And there’s the bad taste in the mouth: people see right through it. We chuckle inwardly at the stereotypical “rich kid” trying to bag a few groceries or repair a school chair, but we get miffed at Roxas because we know what it’s all for. I’m sure that Roxas may be genuinely interested in learning carpentry or selling fish, but that’s all a distant priority compared to the Presidency. Would he be doing all of these if the stakes were not this high?

When you have a political résumé as impressive as that of Roxas, you don’t need contrived ways to “reach out to the people.” Rightly or wrongly, democracy embraces the idea that we should be governed by people who are better than us. If we’re objective about it, people like Roxas completely fit the bill. Not because they break bread with us, but because people like him know how to get that bread to every Filipino’s home.

More importantly, what Roxas is doing now is something that his rivals can probably do better. When taken to the level of desperate condescension, doing “people things” is a necessary thing for trapos. You don’t see trapos in slums everyday, pointing to brighter futures or carrying children on their shoulders: you see them doing all of those things (and then some) only in election season. Unless Roxas wants to further sink in the trapo traps, he has to do less of it. Or maybe be a more “people things” kind of guy when he actually wins in 2016.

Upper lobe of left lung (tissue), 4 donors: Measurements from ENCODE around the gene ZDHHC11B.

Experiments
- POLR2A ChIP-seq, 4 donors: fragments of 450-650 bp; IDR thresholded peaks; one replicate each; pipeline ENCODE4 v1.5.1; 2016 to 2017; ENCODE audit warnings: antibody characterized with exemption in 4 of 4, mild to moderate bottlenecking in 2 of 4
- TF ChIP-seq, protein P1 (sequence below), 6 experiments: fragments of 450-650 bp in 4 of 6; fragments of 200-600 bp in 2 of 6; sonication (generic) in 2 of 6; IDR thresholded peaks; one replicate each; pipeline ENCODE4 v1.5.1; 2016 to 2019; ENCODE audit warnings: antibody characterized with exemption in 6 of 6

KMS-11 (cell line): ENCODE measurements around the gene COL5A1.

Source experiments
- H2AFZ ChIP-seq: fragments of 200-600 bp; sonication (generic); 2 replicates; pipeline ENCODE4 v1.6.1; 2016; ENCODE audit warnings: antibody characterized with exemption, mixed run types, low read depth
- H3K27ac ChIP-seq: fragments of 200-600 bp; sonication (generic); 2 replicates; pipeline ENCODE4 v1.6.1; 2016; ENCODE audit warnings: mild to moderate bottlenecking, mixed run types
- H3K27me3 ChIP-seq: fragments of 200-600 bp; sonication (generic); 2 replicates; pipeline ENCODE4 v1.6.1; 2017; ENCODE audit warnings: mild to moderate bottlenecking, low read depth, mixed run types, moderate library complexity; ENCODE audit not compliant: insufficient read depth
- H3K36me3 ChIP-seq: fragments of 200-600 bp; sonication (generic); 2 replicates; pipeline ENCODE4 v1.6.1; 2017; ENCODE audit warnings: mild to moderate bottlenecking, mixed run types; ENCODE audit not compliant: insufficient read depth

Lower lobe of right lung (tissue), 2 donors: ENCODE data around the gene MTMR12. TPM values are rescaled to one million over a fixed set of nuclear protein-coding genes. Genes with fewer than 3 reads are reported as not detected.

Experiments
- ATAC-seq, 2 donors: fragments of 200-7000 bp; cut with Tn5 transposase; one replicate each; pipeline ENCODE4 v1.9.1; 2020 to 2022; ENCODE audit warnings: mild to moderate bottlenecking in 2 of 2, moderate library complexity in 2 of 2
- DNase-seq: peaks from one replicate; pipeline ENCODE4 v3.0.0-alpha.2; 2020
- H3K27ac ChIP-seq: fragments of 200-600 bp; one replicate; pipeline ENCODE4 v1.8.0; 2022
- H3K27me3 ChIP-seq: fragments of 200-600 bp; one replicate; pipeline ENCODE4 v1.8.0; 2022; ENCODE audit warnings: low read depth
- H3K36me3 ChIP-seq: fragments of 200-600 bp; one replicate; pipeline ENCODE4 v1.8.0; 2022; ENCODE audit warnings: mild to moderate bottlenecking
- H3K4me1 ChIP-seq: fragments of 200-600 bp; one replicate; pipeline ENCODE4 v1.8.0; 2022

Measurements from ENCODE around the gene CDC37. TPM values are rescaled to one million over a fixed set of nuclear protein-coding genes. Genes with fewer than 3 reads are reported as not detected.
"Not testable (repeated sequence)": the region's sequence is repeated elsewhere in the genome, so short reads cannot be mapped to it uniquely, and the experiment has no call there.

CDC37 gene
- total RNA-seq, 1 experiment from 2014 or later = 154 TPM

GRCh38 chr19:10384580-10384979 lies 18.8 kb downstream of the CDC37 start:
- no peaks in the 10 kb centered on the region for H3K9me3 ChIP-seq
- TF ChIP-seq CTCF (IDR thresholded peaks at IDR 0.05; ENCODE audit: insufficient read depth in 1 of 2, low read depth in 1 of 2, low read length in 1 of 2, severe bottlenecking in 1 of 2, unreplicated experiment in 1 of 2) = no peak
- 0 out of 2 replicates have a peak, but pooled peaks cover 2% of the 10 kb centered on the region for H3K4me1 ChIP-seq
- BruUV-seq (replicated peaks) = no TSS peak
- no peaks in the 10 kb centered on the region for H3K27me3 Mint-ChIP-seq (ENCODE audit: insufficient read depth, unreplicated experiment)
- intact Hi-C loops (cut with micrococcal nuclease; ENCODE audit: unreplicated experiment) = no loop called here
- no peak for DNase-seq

Roxas’s rivals can’t hold a candle to him, if qualifications (and only qualifications) mattered: the education isn’t there, the experience isn’t as up to par, the service record isn’t as strong. And rightly or wrongly, they don’t carry his political pedigree.

Roxas should be that: himself. He should make the media rounds and share his expert opinion on the state of the economy. The dad-shirts have to go, in favor of Presidential couture. He has to stop the song-and-dance numbers and dramatic skits, and play to his strengths as a straight-laced economic expert, public service veteran, and a man who is probably genetically wired to be the President. If the Presidency is his destiny, he should start acting like it’s his, and claim it not only in words, but in actions.

In short, he has to be a Roxas to be President Roxas.

Looking at all of his qualifications—without knowing of his commercials or Facebook pages—you might say that Roxas is the “thinking vote.” Roxas best articulates what the “middle class” desires for in a President. If we are really a nation where affluence grows and traffic is a sign of progress, or a country where choices in white bread are more important than rice supplies, then we need people like Roxas. And if this is Roxas’s last chance at being a President—knowing that this is precisely the chance he gave up on in 2010—then he shouldn’t die on the hill of jingles or dances or random finger-pointing. He should be who he is: the Wharton-educated New York investment banker with political pedigree and over 20 years of experience in public service.